So far all the options have given us rectangular boxy cameras.  Again for a bit more in the purchase price you can jump up and own a more stylized digital camera.   The size will be slightly larger, for the ladies not a problem in a handbag.  Control features continue to be limited, but the picture quality will be good, the flash reached better, the LCD screens slightly larger, and the zoom capability for now remains the standard X3.  Everyone of these cameras come in silver metal bodies. (Canon IXUS 970 IS & 960 IS & 860 IS – look into these and similar cameras.)

For all the boaters out there the super zoom digital camera will likely seem the most attractive, as out at sea distances are great.  Some of the previous types discussed can use converter lenses (as these can) to increase the telephoto capabilities, but this means having to carry and then attach it to your built in lens.  The results with converter lenses can be satisfactory, but my preference is to have a more versatile built in lens.  These add on lenses also add on costs.

The zoom capabilities are given as 10X, or even today as high as 18X.  The important thing to determine is if this numerical multiplier represents an optical or digital zoom.  Optical zooms are true to the physical resolving power of the lens, whereas digital zooms are electronic fabrications, and in my experience they look that way, that is un-appealing and pixilated.

With these zoom capabilities and the standard manual control features designed along the lines of the traditional SLR, these digital cameras are larger in size and heavier.  Most all have a flip up flash, which moves them further from the paralex of the lens, meaning no red eye.  At near the longest zoom settings I have read that all of them suffer from purple fringing of the image taken, and this would have to be removed with digital software. (Panasonic DMC FZ8 & FZ18, Olympus SP-570, Canon Powershot S5 IS and SX100 IS – look into these and similar cameras.)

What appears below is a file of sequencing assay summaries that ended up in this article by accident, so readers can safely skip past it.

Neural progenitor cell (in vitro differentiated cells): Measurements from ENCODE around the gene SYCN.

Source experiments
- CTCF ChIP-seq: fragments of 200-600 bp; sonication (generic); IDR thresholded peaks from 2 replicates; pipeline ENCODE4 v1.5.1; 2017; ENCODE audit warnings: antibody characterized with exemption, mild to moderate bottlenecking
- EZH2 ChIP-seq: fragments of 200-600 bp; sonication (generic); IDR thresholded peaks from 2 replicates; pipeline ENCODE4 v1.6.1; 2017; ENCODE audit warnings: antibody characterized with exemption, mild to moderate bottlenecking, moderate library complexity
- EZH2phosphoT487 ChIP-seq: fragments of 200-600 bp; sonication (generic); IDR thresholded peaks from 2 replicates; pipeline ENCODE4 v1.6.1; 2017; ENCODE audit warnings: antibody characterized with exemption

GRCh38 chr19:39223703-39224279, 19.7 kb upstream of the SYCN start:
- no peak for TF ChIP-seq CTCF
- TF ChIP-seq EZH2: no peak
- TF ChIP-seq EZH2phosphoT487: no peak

There are advanced versions of the super zoom digital cameras that offered a higher level of construction and lenses designed to overcome the purple fringing, but there are fewer models to choose from in recent years.  The reason is SLR digital cameras have become so affordable.  (Canon Powershot G9, Nikon Coolpix P5100, Fuji Finepix S9600, Panasonic DMC LX2 – look into these and similar cameras.)

The final level, comparable to a traditional 35mm level camera, would include the Nikon D3 and D300, and the Canon 5D and EOS-1D Mark 111.  These are called SLR’s, meaning single lens reflex, which is related to the mirror in the camera that allows you to compose your image through the viewfinder, then when you press the shutter release it pops up to expose the image.  Therefore, for one thing these cameras (as well as many super zooms) will have viewfinders in addition to LCD screens.  They will allow changing lenses and do just about everything you ask of them.  That may be a disadvantage if you are not an advanced photographer and these cameras are the most expensive of its type.

If you have any money, this should help you get ready for the gift giving season.  In the meantime, I’ll take permission to come ashore.